Martin St. Louis retires after 16 seasons; Hall of Fame worthy?

Martin St. Louis retires after 16 seasons; Hall of Fame worthy?

The market was going to dictate Martin St. Louis’s future in the National Hockey League as a 40-year-old forward.

The market spoke, St. Louis heard it and decided that 16 seasons was long enough to call it a career, officially retiring from the NHL on Thursday.

“I have been blessed to play for 16 years in the NHL; it has been an amazing ride,” he said, through the New York Rangers, his final NHL team.

The winger split from the Rangers after the season, the team having acquired St. Louis from the Tampa Bay Lightning in 2014 in a blockbuster deal. He struggled offensively last season, with 21 goals and 31 assists in 74 games, the lowest offensive numbers he posted in nine years.

According to the New York Post, the Rangers didn’t have a desire to bring him back for his expected cap hit for 2015-16 – St. Louis had just finished a 4-year deal with an average hit of $5.625 million – and St. Louis was unhappy with the way he was used in the postseason, where he scored one goal and six assists in 19 games in 16:30 of average ice time.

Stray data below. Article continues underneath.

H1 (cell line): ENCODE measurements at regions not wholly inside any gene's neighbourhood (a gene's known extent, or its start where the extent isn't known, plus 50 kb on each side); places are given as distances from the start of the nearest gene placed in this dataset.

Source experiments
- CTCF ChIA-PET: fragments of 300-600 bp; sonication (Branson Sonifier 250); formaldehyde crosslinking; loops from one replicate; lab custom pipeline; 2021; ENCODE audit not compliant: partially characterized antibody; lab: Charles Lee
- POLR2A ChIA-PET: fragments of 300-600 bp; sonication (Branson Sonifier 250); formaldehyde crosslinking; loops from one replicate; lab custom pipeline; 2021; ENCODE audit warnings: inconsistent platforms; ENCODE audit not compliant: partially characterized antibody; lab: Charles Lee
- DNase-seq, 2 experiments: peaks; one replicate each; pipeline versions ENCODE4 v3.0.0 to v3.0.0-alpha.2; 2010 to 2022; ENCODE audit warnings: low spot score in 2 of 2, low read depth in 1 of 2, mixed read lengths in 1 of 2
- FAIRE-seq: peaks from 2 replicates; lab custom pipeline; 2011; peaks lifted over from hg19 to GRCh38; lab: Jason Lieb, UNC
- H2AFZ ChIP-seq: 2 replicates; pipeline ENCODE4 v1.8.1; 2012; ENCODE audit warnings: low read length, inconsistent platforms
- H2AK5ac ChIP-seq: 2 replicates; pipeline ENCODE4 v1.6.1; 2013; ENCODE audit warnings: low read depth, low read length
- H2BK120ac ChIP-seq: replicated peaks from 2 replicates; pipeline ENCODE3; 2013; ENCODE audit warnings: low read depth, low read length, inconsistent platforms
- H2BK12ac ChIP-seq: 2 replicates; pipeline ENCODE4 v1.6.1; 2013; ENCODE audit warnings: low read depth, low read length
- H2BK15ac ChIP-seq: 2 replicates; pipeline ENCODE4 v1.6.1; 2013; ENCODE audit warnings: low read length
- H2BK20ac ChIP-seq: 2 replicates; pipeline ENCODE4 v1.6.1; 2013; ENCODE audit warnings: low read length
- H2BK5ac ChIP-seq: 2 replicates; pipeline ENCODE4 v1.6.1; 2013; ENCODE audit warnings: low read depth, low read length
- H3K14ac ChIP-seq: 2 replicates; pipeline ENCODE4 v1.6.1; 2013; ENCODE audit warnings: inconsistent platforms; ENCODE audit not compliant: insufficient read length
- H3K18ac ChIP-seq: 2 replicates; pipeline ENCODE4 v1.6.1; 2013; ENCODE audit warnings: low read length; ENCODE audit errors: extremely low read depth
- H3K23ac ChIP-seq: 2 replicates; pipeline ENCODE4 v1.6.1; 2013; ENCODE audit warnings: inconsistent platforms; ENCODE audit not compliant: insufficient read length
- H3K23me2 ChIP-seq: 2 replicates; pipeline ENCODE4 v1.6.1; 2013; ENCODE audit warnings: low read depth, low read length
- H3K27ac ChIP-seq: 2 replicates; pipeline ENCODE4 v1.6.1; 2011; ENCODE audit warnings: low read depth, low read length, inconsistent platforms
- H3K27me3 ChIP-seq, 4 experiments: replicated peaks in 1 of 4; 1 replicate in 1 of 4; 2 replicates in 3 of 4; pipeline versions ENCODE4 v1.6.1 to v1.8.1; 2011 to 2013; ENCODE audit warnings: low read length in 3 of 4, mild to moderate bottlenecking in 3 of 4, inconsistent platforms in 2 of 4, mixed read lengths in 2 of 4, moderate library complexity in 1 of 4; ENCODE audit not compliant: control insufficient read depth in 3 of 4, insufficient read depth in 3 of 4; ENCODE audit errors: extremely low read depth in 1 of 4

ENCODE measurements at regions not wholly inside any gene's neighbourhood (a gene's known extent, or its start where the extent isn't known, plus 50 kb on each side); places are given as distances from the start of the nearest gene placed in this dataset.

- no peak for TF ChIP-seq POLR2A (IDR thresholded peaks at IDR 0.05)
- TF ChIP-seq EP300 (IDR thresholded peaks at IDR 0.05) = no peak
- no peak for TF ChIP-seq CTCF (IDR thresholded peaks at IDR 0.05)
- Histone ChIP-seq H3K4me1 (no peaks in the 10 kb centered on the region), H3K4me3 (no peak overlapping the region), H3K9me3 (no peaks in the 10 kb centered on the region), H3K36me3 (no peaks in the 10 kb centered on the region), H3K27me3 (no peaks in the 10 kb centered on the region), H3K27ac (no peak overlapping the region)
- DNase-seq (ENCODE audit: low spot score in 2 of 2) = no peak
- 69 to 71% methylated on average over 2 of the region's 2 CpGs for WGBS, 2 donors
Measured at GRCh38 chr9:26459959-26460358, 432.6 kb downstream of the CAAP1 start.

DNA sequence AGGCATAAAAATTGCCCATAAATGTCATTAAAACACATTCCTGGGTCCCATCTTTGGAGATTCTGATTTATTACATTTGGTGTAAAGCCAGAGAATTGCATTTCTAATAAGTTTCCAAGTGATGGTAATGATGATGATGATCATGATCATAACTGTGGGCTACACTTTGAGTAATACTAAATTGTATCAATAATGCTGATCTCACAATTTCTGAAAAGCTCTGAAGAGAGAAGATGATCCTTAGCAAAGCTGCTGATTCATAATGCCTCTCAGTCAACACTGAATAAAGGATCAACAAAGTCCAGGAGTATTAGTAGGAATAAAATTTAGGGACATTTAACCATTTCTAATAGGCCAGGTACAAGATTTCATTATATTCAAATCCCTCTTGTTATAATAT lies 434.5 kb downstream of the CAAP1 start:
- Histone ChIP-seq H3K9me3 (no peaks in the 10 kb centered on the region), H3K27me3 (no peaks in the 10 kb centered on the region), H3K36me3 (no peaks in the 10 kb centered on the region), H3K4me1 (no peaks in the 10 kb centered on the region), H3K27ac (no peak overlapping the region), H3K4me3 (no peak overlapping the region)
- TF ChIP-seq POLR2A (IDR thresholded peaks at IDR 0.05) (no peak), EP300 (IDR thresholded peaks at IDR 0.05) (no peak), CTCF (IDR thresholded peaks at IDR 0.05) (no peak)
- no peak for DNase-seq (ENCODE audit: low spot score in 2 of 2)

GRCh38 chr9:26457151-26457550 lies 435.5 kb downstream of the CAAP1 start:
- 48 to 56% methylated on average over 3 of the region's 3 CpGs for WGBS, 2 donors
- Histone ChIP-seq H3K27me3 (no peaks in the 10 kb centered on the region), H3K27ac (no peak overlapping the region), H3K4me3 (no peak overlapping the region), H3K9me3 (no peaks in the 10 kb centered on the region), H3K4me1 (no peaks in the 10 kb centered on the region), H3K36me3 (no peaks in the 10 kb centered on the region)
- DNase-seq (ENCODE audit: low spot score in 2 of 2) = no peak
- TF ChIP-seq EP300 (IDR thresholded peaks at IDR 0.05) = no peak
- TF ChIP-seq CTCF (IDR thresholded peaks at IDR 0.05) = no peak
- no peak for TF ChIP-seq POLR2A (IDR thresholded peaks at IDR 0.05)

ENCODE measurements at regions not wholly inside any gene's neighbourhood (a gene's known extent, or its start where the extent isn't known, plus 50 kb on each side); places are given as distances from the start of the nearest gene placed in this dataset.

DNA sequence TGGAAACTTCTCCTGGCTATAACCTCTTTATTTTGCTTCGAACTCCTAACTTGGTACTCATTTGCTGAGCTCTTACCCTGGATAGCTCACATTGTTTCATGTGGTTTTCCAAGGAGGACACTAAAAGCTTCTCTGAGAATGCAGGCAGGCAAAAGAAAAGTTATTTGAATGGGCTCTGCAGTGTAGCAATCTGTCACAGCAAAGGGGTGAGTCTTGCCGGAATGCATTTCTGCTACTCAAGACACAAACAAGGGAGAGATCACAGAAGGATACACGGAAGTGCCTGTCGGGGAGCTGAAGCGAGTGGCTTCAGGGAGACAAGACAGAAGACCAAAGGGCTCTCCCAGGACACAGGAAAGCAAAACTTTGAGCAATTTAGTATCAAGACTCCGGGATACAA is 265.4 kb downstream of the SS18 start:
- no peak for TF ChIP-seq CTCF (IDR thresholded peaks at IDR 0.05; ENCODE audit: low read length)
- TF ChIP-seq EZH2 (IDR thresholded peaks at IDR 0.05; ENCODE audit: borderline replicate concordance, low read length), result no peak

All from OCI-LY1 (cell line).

With his family in Connecticut – they were a reason St. Louis requested and received a trade from Tampa Bay to New York, along with lingering bitterness from a Canadian Olympic team snub – he wanted to sign on with a team that was geographically close to home. But despite sniffs from the Pittsburgh Penguins and New Jersey Devils, St. Louis opted to retire instead rather than presumably sign for significantly less than his salary last year.

He retires after having been one of the most explosive point-producers on the wing in recent NHL history, despite being one of its most diminutive stars, at a listed height of 5-foot-8.

He was a human pinball during his 13 years with the Lightning, bounding around the offensive zone off bigger bodies, finding his space an burying a lethal one-timer for 365 goals in 972 games. On top of that, he was instant offense for his linemates, with 588 assists during that stretch with Tampa. Overall, he had 1,033 points in 1,134 games, winning the Art Ross as the League’s top scorer in 2004 and 2013, and the both the Hart Trophy and Pearson Trophy (now the Ted Lindsay) for NHL MVP and NHLPA player of the year, respectively. He also collected the Lady Byng Trophy three times (2010, 2011, 2013) for his gentlemanly play, and won Olympic godl in Sochi.

Is he a Hall of Famer? Statistically, St. Louis didn’t hit 1,100 points or 400 goals, which are commonplace benchmarks. He finished with 391 goals.

But it’s hard to imagine he doesn’t meet part of the standards, as a Stanley Cup champion in 2004 with the Lightning, as an inspiring player given his vertical challenges and as a dedicated professional (outside of his falling out with the Lightning).

Fare thee well, Marty St. Louis. We’ll always remember your thighs.

Via Deadspin
Via Deadspin

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